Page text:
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Have you heard this one? A priest and a Rabbi walk into a bar- during a feminist outing- and everybody has a wonderful, respectful time because everybody loves equal rights and just generally gets on. Not really funny? Probably because it’s a normal occurrence in real life. Plus I am not as good at making up ridiculous accusations and forming generalisations out of thin air to the point of being genuinely funny at times. Is religion, in essence, opposed to progress in terms of gender equality? Short answer: no. Why should it be?
As a feminist, and a Christian, I can always look forward to providing a defence of religion, in a world in which the Westboro Baptist Church pickets soldier’s funerals due to the acceptance of gay soldiers in the military, giving their youngest members signs claiming ‘God hates fags’, in which being a member of the LGBT communities in Russia can mean the end of your job and your safety and in which being raped can mean being imprisoned for adultery. As far back as records of organised religion go, there are records of oppression, regression and religious wars over the smallest of differences. Those opposing religion regurgitate these facts again and again in order to convince us in the religious community that what we believe is not only wrong, despite the fact that it is called ‘faith’ for a reason, but also dangerous. I’ve been accused of pushing religion down people’s throats from giving a simple explanation to those who themselves bring up the issue of religion that no, not all Christians believe every word of the Bible. No, I don’t believe ‘an eye for an eye’ in fact there was this guy whose name slips my mind who said something about forgiveness, his name will come to me later, and that no, I don’t even believe in Hell, let alone believe that all of my atheist friends are going there.
At Femsoc’s event for International Women’s Week, ‘Empower Each Other’, I had the privilege of listening to not only a Christian but two Muslim women about their faith, their personal challenges and their belief in women’s rights. Considering the fact that there is so much negative media representation of Islam, it was a refreshing change to actually hear it straight from their mouths, that their faith, as much as people interpret it as oppressive, is also interpreted by many in a way in which fuels their passion for women’s rights and progress. The issue of religious institutions was brought up, inevitably, and it was established that religion, law, culture and religious institutions need to be separated. As a secularist, I couldn’t agree more, religion causes harm when in conjunction with the law, in the hands of the power hungry, who will distort it to their will, and when tied with practices such as FGM whose roots lie more in tradition. Religion is a part of almost every culture and progresses as society does. What is written in religious scriptures was a reflection of the tradition and culture of the time, rather revolutionary for the time in which it was written and does not have to be followed word for word. Why not write a new text? Because our challenge here is to learn to adapt our beliefs, to live in peace and to use these ancient texts to negotiate our place in an ever-changing world.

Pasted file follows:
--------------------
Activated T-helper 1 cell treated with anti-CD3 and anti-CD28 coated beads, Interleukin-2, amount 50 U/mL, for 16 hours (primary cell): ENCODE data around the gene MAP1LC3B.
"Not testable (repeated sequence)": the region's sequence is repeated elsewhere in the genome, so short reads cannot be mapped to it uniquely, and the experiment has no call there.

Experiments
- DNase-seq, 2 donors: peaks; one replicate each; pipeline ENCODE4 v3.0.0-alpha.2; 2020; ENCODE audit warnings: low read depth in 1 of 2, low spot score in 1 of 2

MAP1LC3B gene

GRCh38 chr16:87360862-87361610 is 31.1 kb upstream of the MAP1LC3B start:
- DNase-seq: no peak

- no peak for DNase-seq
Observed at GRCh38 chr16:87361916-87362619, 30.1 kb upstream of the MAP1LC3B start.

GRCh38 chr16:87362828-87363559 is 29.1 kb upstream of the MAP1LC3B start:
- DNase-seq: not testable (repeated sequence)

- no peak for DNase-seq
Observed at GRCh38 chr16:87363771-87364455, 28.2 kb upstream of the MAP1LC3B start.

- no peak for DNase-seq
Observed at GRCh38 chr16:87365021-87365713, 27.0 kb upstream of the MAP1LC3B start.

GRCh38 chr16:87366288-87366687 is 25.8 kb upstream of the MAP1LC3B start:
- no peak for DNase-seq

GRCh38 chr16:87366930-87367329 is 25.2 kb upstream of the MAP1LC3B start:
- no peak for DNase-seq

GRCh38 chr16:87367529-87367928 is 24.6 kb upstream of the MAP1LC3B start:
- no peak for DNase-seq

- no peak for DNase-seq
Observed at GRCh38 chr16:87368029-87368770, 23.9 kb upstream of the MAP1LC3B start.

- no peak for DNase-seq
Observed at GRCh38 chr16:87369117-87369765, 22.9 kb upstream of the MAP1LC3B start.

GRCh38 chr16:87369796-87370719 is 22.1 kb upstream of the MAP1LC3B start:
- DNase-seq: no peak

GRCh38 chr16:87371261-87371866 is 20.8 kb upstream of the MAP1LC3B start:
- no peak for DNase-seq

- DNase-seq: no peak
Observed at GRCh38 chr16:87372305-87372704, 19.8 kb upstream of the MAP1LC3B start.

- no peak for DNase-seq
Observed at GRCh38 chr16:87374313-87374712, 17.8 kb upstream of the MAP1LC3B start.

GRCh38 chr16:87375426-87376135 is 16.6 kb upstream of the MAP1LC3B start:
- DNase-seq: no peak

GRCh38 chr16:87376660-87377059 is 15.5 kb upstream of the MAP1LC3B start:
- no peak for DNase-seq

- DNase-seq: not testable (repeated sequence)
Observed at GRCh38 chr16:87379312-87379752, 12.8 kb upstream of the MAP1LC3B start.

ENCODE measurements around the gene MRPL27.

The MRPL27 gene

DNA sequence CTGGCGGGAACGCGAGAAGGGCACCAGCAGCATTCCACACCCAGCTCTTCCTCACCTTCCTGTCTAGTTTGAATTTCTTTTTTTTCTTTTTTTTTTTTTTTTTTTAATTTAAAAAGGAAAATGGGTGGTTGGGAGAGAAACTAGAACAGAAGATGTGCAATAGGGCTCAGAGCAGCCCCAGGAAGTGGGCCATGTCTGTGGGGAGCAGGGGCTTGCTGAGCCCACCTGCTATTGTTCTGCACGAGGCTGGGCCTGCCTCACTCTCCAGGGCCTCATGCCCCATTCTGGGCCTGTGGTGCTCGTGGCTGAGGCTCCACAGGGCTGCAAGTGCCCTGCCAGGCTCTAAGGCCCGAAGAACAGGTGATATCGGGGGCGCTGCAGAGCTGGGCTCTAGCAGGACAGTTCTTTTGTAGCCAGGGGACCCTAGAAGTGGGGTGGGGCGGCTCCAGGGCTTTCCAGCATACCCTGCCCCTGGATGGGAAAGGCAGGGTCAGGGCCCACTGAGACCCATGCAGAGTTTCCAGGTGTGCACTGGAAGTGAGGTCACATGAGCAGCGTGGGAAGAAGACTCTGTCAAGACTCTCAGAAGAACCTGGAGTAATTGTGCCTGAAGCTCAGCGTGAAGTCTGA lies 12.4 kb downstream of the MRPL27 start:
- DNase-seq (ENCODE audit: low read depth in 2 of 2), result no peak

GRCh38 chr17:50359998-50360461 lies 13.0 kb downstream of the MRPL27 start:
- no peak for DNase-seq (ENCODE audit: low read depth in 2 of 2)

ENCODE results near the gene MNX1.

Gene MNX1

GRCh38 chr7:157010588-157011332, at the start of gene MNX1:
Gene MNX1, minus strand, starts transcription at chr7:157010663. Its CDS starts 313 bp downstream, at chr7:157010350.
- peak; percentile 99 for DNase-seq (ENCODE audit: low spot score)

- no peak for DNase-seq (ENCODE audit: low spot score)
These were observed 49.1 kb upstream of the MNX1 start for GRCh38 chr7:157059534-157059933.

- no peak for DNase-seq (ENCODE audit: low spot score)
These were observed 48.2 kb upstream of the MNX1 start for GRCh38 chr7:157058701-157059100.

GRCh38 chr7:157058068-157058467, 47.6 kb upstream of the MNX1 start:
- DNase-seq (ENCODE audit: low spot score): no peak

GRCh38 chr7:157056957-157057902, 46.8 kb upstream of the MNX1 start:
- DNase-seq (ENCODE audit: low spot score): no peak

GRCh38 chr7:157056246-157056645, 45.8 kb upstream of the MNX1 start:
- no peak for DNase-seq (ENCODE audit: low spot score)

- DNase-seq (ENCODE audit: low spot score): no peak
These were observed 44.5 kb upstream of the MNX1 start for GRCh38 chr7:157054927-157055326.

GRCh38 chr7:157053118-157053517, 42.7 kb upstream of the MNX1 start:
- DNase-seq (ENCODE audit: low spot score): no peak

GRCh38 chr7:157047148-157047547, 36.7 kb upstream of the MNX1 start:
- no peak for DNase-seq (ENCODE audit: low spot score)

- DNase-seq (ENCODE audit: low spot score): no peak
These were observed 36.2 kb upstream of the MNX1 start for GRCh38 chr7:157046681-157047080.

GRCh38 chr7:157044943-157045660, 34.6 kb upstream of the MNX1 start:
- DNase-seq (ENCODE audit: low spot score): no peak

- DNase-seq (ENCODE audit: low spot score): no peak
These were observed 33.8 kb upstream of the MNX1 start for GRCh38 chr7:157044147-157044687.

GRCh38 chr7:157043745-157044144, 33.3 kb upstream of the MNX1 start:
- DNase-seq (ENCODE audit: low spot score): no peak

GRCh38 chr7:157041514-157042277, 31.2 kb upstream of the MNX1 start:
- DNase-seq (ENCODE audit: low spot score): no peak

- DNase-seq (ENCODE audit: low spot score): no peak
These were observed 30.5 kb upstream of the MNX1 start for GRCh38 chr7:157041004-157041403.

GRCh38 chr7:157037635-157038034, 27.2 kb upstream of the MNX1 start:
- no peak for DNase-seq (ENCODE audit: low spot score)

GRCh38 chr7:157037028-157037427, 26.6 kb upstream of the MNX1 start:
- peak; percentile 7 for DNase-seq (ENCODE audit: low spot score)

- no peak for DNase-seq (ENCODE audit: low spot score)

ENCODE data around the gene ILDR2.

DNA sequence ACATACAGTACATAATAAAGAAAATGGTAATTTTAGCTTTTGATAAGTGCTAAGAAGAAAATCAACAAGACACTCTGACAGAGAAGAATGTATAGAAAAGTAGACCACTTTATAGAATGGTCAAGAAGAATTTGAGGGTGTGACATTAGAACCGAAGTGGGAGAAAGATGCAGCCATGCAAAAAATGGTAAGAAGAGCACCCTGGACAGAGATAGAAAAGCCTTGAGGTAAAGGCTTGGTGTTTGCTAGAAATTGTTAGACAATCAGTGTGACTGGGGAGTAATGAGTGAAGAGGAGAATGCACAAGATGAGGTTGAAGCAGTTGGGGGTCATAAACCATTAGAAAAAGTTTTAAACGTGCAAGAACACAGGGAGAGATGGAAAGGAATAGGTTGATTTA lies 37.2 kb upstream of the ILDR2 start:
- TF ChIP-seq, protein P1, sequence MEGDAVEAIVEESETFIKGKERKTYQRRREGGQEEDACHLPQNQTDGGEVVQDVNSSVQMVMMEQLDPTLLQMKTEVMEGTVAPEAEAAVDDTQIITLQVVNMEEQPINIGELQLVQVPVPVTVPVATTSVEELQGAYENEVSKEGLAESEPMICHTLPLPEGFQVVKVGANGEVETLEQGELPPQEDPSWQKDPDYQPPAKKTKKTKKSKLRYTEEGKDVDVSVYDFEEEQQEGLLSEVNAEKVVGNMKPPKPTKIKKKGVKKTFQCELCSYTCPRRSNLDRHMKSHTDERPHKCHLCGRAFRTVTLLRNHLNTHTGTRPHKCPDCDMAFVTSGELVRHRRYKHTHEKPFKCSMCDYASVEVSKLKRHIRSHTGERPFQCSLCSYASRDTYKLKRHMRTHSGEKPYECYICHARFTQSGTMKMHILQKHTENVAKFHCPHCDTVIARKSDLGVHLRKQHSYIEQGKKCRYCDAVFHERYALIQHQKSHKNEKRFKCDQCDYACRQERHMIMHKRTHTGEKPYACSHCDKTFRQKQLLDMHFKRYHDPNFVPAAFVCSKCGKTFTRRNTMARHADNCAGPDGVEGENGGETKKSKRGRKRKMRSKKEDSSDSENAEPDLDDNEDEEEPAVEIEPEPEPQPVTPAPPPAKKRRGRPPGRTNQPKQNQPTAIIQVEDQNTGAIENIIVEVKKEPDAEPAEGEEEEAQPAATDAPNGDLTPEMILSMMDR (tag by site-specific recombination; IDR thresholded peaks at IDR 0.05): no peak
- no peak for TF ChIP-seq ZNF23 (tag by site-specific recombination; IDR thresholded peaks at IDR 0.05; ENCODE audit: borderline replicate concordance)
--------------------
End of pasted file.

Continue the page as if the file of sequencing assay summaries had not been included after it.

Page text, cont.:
To generalise religion and to say ‘religion does this, religion does that’ makes a person no better than those who claim that all feminists are man-hating extremists, or modelling their knowledge of feminism on groups such as the confused FEMEN, who want to stop anybody but themselves telling women what to, and what not, to wear, to do or to believe. Being religious can mean being loudly criticised by a whole rainbow of critics, from some (but not all of course) atheists who don’t want to be discriminated against for having no faith in a God but who want to tell you how stupid and naïve you are, to the feminist who would ban the Burka in ignorance of a woman’s personal choice to wear it, to those who would assume that you are in alliance with Putin and the Westboro Baptist Church. Moreover, it ignores all of those who use their faith in order to fuel their fight for equal rights, in the belief that we were created (through a process of evolution of course) equal and with the same rights. We all come to the same conclusion in different ways and at different paces, but we get there and if we allow progress to happen naturally, rather than trying to make religious people feel in some way criminal for sharing one thing in common, belief, with those who would twist religious scripture to their advantage, then we are far off the path of creating an inclusive, enlightened feminism.
Finally, religion and the patriarchy do not exist hand in hand, but those who have the power to do so will use religion as a weapon to suit their patriarchal needs. If organised religions do not fit their ideology, then pseudo-religion or just all-out oppression of religion have come in extra handy for them. The world does not have a religious problem, it has a patriarchal problem and as long as we keep tying the two together it can only help to serve the patriarchal need to use religion, which is deeply embedded in a great many cultures, to serve its own purposes, to divide those who believe with those who don’t and to convince us that we have to choose, our faith or equal rights, when we can have both.